Robert Stuart, C.J.
1. The suit in which this appeal has arisen was instituted by the plaintiff Gur Sahai alone against Rukmin Kuar; her daughter Sitala Kuar, and other persons, descendants of Sheo Prasad, deceased, a male relative of Nand Lal, Rukmin Kuar's husband. During the pendency of this suit an arrangement appears to have been come to between the two ladies, defendants, and the plaintiff, to the effect that he would not in future make any claim in disturbance of, or in opposition to, the arbitration-award so far as it allotted property to Sitala Kuar, and that with that exception he, the plaintiff, should have a decree in his favour; and in looking into the record I find that such an arrangement or compromise, under the name of a petition of cognovit, was filed, and it bears the plaintiff's signature. The petition was sent for attestation to the Munsif of Fatehpur, who got it attested, and reported that the ladies expressed their consent; and there was thus an end to the dispute between them and the plaintiff. But the other defendants, the descendants of Sheo Prasad, being dissatisfied with the judgment of the Subordinate Judge, have preferred the present appeal, the form of which is thus explained, the respondents being not only the plaintiff but the two ladies with him.
2. The compromise between these parties, however, does not affect the legal questions raised by the appeal before us. It has been argued at great length on both sides, and numerous authorities have been referred to, but the case is a very simple one. The plaintiff seeks to set aside an arbitration-award made between the two ladies Rukmin Kuar and her daughter Sitala Kuar on the one side, and the defendants Ram Dayal and other descendants of the deceased Sheo Prasad on the other side, and the award disposed of the whole property in suit among these defendants themselves to the prejudice of the plaintiff and in disregard of his reversionary right. The Subordinate Judge has given the plaintiff a decree, holding that according to the law of Mitakshara he has the reversion to the estate after Sitala Kuar.
3. In support of the present appeal it was argued by the counsel for the appellants that the plaintiff had no such reversionary right as would enable him to maintain the suit, as his interest was too remote, and the learned Counsel referred to several authorities in support of that contention. But it is unnecessary for us to examine these, seeing that the appellants themselves in their written statement admit the reversionary right of the plaintiff, and that being so, the only question is whether he can as such reversioner maintain the present suit to have the award set aside. Undoubtedly he can.
4. The pleaders for the respondents refer to a Judgment of the Full Bench of this Court delivered on the 12th September 1866, in the case of Dowar Rai v. Boonda H.C.R. N.W.P. F.B. Rulings, 56 in support of the plaintiff's right to maintain his suit against the defendants, appellants, and so far as it goes that case clearly supports the plaintiff's right of suit. I was not a Judge of the Court when the Judgment of the Full Bench was delivered, but I have carefully considered it, and I fully concur in its ruling. But irrespective of it and on principle, the plaintiff, although not the immediate next reversioner, has clearly a right to protect such interest as he has in the estate, and for that purpose to maintain such a suit as the present, for his right of reversion is of such a nature, according to Hindu Law, that it cannot be defeated should he survive Sitala Kuar.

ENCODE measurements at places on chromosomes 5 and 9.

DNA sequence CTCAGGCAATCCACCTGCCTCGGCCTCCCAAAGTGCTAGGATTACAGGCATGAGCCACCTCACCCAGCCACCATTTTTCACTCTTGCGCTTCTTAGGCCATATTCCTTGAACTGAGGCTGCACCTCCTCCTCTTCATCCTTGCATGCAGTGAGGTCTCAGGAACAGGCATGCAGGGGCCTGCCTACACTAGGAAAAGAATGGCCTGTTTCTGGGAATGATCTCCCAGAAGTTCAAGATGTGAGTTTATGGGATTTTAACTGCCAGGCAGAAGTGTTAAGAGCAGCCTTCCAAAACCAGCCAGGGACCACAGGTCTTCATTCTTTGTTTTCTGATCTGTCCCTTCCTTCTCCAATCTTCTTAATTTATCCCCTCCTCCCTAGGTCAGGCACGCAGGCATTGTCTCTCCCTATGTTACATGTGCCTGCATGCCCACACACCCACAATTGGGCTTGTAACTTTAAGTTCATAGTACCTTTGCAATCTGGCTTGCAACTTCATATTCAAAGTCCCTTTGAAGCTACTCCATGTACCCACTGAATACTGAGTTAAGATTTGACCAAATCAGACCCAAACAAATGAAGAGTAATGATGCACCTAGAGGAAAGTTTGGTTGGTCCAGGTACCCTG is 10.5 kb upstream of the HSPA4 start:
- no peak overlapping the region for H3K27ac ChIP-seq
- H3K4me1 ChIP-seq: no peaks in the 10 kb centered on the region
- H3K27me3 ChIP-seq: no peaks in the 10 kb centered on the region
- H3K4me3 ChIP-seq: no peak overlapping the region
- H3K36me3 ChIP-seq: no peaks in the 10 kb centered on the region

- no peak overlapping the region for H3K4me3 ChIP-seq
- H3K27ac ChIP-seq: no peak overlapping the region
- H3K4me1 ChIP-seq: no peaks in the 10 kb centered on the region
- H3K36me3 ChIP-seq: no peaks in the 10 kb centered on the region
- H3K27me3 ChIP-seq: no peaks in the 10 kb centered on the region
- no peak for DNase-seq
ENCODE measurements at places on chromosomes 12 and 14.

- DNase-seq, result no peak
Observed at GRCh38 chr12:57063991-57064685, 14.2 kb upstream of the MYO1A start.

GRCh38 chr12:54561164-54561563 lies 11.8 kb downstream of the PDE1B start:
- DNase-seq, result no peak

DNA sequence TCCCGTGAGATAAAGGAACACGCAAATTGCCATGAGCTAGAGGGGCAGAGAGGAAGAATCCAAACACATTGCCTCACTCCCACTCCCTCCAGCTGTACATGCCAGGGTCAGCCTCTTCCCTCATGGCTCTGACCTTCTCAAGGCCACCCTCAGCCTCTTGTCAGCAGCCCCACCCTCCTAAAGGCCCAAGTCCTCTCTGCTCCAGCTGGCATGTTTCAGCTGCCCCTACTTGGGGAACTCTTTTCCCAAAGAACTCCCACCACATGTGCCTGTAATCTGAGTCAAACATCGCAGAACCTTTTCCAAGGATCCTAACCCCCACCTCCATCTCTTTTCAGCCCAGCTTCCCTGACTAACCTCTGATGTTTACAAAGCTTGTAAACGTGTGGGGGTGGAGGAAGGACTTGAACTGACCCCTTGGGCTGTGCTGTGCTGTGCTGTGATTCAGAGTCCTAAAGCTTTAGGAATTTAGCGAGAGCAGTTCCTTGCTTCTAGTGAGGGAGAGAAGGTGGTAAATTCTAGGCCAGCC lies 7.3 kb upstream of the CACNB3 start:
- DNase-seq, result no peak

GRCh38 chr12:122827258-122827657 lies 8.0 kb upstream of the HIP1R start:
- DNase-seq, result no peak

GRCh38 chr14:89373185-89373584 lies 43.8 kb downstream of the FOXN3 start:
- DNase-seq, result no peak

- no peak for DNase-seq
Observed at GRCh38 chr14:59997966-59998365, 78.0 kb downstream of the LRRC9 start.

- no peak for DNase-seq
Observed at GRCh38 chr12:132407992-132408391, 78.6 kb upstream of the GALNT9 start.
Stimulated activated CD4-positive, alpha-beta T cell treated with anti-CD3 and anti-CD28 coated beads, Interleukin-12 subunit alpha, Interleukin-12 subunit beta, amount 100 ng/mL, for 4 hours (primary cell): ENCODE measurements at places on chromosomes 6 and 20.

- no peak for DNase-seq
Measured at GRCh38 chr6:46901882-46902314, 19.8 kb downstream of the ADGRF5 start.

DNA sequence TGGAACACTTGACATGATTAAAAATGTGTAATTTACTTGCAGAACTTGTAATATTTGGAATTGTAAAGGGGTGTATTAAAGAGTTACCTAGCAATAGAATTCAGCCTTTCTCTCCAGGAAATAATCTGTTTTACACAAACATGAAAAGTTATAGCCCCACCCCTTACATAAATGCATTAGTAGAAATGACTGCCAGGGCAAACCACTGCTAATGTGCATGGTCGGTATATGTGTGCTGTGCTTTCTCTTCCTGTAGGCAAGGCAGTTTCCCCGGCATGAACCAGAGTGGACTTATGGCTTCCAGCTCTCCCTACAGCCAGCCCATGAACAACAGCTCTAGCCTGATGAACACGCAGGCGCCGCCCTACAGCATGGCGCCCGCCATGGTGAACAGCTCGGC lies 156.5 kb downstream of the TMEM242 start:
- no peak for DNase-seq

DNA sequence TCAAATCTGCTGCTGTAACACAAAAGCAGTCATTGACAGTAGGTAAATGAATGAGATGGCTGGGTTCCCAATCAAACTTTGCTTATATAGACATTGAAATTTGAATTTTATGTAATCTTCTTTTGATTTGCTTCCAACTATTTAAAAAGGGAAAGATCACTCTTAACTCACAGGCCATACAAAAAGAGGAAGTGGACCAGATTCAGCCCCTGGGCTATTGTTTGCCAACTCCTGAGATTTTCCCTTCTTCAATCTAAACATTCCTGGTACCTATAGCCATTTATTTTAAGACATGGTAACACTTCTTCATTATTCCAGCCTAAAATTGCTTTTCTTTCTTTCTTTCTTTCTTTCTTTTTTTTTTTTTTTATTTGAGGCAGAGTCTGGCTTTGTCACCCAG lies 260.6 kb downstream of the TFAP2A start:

5. The Judgment of the Subordinate Judge is therefore right, and the present appeal is dismissed with costs.
6. The pleas set forth in the memorandum of appeal do not appear to have much weight. The award which the plaintiff sues to set aside has absolutely disposed of the property in suit in such a manner as to destroy his reversionary interest therein, which cannot be protected without or otherwise than by avoiding the award in toto. Nor can it be admitted that no other arrangement than that made by the arbitrators for the discharge of the debts due from the estate of Nand Lal or incurred for the benefit of his soul was possible.
7. These pleas were not indeed pressed upon us orally. The learned Counsel mainly urged that the plaintiff' not being the next reversioner is incompetent to bring this suit. It is true that Sitala Kuar is the next reversioner on the death of her mother Rukmin Kuar, the present incumbent. But the plaintiff alleges that these ladies have colluded with the defendants, appellants, in the matter of the award with the view of defrauding him. The suit is, therefore, maintainable under the authority of the Full Bench ruling of this Court in the case of Dowar Rai v. Boonda H.C.R. N.W.P. F.B. Rulings, 56. The learned Counsel impugns that ruling, but we are bound by it.
8. He further contended that Sitala Kuar would take her father's estate after her mother's death in full proprietary tenure, so as to be able to dispose of it absolutely, and that therefore the result of the arbitration to which she had consented was not obnoxious to objection on the part of the plaintiff. Were the contention sound, he would not be the reversioner after her, and would of course have no locus standi in this suit; but the contention is opposed to Hindu Law prevailing in these parts, and is indeed inconsistent with the pleading in the last paragraph of the written statement filed by the defendants (appellants here) in the Court below, wherein they admitted the plaintiff to be the next reversioner after the female defendants to a moiety at least of the property in suit. I would dismiss the appeal with costs.